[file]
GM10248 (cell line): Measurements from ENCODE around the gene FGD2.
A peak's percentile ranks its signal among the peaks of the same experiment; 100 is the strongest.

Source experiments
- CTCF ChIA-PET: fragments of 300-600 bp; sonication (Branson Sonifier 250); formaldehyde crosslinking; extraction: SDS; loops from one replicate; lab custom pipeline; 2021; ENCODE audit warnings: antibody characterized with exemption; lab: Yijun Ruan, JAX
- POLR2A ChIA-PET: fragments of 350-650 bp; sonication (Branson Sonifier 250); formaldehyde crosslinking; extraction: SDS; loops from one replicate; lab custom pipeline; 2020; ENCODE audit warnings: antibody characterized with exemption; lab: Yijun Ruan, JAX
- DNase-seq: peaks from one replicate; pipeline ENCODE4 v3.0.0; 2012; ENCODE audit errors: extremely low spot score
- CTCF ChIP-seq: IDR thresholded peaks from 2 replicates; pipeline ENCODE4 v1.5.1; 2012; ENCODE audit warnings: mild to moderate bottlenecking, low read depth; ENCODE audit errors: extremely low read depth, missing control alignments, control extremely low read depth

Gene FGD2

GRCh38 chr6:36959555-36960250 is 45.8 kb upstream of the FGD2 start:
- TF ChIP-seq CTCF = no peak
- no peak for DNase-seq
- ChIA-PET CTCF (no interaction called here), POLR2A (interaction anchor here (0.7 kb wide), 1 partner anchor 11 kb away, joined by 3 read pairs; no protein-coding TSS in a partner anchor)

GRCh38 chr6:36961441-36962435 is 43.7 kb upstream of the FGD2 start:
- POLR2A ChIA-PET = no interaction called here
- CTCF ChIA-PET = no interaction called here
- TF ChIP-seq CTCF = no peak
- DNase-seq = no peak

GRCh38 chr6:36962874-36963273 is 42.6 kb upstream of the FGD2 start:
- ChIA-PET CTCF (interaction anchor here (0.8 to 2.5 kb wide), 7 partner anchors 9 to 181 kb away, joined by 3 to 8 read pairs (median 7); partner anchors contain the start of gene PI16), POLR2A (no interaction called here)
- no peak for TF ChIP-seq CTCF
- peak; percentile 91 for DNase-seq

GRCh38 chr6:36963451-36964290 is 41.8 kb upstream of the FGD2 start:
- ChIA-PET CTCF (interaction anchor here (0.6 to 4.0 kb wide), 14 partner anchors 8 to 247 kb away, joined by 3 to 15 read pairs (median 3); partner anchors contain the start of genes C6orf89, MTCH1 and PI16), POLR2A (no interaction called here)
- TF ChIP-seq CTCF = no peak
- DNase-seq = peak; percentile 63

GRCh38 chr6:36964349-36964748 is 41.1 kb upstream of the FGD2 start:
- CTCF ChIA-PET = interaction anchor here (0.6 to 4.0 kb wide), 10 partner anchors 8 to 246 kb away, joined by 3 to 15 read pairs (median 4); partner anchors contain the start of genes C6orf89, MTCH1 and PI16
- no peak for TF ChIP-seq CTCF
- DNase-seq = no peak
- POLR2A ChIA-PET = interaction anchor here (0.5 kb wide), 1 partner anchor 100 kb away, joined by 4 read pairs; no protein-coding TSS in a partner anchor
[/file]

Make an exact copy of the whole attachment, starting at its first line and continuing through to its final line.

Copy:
GM10248 (cell line): Measurements from ENCODE around the gene FGD2.
A peak's percentile ranks its signal among the peaks of the same experiment; 100 is the strongest.

Source experiments
- CTCF ChIA-PET: fragments of 300-600 bp; sonication (Branson Sonifier 250); formaldehyde crosslinking; extraction: SDS; loops from one replicate; lab custom pipeline; 2021; ENCODE audit warnings: antibody characterized with exemption; lab: Yijun Ruan, JAX
- POLR2A ChIA-PET: fragments of 350-650 bp; sonication (Branson Sonifier 250); formaldehyde crosslinking; extraction: SDS; loops from one replicate; lab custom pipeline; 2020; ENCODE audit warnings: antibody characterized with exemption; lab: Yijun Ruan, JAX
- DNase-seq: peaks from one replicate; pipeline ENCODE4 v3.0.0; 2012; ENCODE audit errors: extremely low spot score
- CTCF ChIP-seq: IDR thresholded peaks from 2 replicates; pipeline ENCODE4 v1.5.1; 2012; ENCODE audit warnings: mild to moderate bottlenecking, low read depth; ENCODE audit errors: extremely low read depth, missing control alignments, control extremely low read depth

Gene FGD2

GRCh38 chr6:36959555-36960250 is 45.8 kb upstream of the FGD2 start:
- TF ChIP-seq CTCF = no peak
- no peak for DNase-seq
- ChIA-PET CTCF (no interaction called here), POLR2A (interaction anchor here (0.7 kb wide), 1 partner anchor 11 kb away, joined by 3 read pairs; no protein-coding TSS in a partner anchor)

GRCh38 chr6:36961441-36962435 is 43.7 kb upstream of the FGD2 start:
- POLR2A ChIA-PET = no interaction called here
- CTCF ChIA-PET = no interaction called here
- TF ChIP-seq CTCF = no peak
- DNase-seq = no peak

GRCh38 chr6:36962874-36963273 is 42.6 kb upstream of the FGD2 start:
- ChIA-PET CTCF (interaction anchor here (0.8 to 2.5 kb wide), 7 partner anchors 9 to 181 kb away, joined by 3 to 8 read pairs (median 7); partner anchors contain the start of gene PI16), POLR2A (no interaction called here)
- no peak for TF ChIP-seq CTCF
- peak; percentile 91 for DNase-seq

GRCh38 chr6:36963451-36964290 is 41.8 kb upstream of the FGD2 start:
- ChIA-PET CTCF (interaction anchor here (0.6 to 4.0 kb wide), 14 partner anchors 8 to 247 kb away, joined by 3 to 15 read pairs (median 3); partner anchors contain the start of genes C6orf89, MTCH1 and PI16), POLR2A (no interaction called here)
- TF ChIP-seq CTCF = no peak
- DNase-seq = peak; percentile 63

GRCh38 chr6:36964349-36964748 is 41.1 kb upstream of the FGD2 start:
- CTCF ChIA-PET = interaction anchor here (0.6 to 4.0 kb wide), 10 partner anchors 8 to 246 kb away, joined by 3 to 15 read pairs (median 4); partner anchors contain the start of genes C6orf89, MTCH1 and PI16
- no peak for TF ChIP-seq CTCF
- DNase-seq = no peak
- POLR2A ChIA-PET = interaction anchor here (0.5 kb wide), 1 partner anchor 100 kb away, joined by 4 read pairs; no protein-coding TSS in a partner anchor